Guest Author - James Shea
Yet another fighting game representing the Dragon Ball Z series, Super Dragon Ball Z does little to distinguish itself from its fellow DBZ games.
The game is mostly similar to other games in the DBZ universe. Based on an arcade game, the style of the game very much reflects this origin. There are 18 characters (five of whom need to be unlocked) representing most of the main characters in Dragon Ball Z. Each character differs slightly in terms of their four stats (attack, throw, ki - or energy - and "action"). The characters themselves do not differ drastically, though many have unique gimmicks (such as Trunks' sword, or Piccolo's stretching arms). Even their energy attacks are mostly generic, except for one or two signature attacks per character. In this regard, it is more similar to regular fighting games than other Dragon Ball Z games. Besides the standard attacking and blocking, the characters can also jump - holding down the button makes you levitate. This is better executed than some other DBZ games, namely the first Budokai, but on the whole air fighting is difficult to pull off.
There are 7 stages, each with several of the features familiar to DBZ fans - breakable objects and the ability to go to new parts of the stage by smashing through walls and floors. These locales are nothing special for the most part, and are the same ones used in every other DBZ game.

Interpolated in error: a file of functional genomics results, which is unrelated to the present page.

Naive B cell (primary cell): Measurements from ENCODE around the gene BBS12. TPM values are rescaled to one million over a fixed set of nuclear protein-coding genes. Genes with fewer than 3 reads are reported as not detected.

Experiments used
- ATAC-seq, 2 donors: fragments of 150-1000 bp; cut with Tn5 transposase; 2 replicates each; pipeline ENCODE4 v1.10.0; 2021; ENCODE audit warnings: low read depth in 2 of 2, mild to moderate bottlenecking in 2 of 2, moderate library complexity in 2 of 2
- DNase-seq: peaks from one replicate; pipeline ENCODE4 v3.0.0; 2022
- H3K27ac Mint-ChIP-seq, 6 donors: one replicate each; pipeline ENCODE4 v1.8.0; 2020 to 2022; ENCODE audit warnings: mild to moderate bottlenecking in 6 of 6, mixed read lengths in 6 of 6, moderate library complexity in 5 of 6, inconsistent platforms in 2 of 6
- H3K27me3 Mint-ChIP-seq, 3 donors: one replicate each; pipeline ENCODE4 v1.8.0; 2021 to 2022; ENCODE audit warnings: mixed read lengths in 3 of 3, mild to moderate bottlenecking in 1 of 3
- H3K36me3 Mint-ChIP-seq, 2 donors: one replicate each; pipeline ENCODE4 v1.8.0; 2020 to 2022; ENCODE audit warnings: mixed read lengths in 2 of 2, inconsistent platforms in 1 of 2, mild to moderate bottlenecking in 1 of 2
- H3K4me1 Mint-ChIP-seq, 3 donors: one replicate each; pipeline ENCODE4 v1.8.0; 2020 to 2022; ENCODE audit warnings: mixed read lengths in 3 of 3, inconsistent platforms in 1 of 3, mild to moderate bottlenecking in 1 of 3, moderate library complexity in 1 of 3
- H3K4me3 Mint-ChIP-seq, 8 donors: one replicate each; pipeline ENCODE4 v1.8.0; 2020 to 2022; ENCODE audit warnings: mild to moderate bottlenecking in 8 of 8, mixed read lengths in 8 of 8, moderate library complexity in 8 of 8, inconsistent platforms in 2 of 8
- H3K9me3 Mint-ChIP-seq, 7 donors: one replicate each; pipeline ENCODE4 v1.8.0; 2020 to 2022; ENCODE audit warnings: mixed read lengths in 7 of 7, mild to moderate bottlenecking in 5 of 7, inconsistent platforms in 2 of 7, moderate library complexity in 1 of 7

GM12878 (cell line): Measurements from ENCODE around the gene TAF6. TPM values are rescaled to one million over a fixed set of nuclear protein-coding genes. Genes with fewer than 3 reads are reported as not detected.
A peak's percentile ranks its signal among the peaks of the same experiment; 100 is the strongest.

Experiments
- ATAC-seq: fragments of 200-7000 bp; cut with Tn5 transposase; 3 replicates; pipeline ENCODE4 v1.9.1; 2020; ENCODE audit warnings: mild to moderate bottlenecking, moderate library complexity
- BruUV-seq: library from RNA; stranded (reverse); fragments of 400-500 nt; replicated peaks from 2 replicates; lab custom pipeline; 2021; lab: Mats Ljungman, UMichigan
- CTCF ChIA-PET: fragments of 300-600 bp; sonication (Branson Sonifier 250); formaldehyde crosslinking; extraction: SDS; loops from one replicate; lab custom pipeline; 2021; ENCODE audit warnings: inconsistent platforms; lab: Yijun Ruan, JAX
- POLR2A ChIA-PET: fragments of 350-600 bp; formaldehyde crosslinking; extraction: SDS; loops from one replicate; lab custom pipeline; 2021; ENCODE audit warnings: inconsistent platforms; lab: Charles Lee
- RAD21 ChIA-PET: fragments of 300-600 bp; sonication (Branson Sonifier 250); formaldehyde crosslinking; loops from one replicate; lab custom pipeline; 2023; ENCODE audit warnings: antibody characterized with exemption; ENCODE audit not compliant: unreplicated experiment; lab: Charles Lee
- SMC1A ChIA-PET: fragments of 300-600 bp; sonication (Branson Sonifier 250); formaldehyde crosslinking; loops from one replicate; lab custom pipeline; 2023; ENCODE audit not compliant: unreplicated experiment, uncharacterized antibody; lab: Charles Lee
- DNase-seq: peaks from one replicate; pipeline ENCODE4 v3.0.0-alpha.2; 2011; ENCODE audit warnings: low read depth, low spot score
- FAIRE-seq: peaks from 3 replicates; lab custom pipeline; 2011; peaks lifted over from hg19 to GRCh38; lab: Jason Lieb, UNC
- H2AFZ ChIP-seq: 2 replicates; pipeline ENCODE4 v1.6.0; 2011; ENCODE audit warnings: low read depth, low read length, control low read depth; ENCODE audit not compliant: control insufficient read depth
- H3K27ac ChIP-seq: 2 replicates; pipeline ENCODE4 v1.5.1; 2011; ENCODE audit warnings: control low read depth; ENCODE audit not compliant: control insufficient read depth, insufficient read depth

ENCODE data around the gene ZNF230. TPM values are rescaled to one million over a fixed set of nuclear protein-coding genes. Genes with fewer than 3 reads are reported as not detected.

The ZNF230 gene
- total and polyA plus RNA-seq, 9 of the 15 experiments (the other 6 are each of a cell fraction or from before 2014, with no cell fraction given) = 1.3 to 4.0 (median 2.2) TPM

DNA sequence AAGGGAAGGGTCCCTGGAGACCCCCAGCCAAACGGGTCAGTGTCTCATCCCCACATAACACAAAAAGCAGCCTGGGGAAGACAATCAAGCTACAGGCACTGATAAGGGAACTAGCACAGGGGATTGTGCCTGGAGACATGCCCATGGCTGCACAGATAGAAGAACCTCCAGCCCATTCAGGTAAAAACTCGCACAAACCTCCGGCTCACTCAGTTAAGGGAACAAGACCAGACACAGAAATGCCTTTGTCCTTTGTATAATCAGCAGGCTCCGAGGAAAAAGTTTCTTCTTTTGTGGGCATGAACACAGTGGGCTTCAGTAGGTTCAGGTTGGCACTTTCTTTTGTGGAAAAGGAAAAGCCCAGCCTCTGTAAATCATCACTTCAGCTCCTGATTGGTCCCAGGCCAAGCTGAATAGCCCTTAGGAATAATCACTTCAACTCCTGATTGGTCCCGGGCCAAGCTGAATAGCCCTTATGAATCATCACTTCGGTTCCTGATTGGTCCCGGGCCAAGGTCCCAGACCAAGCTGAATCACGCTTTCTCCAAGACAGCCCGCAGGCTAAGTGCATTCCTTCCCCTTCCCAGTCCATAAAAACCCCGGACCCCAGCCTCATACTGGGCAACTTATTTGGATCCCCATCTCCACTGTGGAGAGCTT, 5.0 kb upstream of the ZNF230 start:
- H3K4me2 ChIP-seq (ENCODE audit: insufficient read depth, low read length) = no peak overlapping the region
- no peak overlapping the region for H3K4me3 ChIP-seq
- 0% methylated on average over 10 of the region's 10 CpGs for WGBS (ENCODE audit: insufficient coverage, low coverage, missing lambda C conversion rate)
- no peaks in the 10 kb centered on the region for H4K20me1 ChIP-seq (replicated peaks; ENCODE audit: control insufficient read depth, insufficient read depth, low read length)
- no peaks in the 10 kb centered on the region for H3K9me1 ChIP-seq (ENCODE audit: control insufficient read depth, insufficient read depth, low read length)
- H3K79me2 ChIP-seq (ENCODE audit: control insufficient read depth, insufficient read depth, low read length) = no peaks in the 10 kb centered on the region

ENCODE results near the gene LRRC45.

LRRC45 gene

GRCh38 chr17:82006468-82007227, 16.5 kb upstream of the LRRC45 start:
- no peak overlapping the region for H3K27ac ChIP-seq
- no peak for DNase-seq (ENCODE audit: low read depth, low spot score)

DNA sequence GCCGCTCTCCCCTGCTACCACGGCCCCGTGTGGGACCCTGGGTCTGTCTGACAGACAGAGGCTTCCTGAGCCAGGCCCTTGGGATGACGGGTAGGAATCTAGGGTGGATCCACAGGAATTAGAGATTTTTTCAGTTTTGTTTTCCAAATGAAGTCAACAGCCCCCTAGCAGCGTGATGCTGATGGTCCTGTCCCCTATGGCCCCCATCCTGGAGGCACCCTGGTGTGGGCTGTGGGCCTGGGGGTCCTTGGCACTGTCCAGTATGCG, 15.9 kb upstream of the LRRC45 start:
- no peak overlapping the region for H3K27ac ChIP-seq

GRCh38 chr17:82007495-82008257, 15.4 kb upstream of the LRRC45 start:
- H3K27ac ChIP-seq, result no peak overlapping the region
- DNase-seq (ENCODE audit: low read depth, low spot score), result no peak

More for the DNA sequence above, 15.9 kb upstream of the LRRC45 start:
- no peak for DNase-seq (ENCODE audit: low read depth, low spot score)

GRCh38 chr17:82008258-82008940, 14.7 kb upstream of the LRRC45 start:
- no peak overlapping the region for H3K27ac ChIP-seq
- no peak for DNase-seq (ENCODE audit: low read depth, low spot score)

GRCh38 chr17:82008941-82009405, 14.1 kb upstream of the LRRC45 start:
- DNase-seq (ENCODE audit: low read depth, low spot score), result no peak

Unlockable items in the game are "wished" using the 7 Dragon Balls, which are collected in story mode. Everything from new moves to stat upgrades to new characters and levels to even a few extras like new outfits and game data is unlocked with the Dragon Balls, meaning that they must be collected every time you want to unlock something.
The graphics have a neat, cel-shaded quality that is done a little better than the cel shading in the other DBZ fighting games; this is perhaps the only advantage the game holds. The backgrounds, however, are mostly terrible. The audio is standard, using the same voice actors that have been in every single DBZ game, movie, and tv show episode since it came to the US.
Most of the features in this game are done more thoroughly, and better, in Dragon Ball Z: Budokai and its sequels. As an arcade game, this might have been all right, but it really didn't need to be ported like this.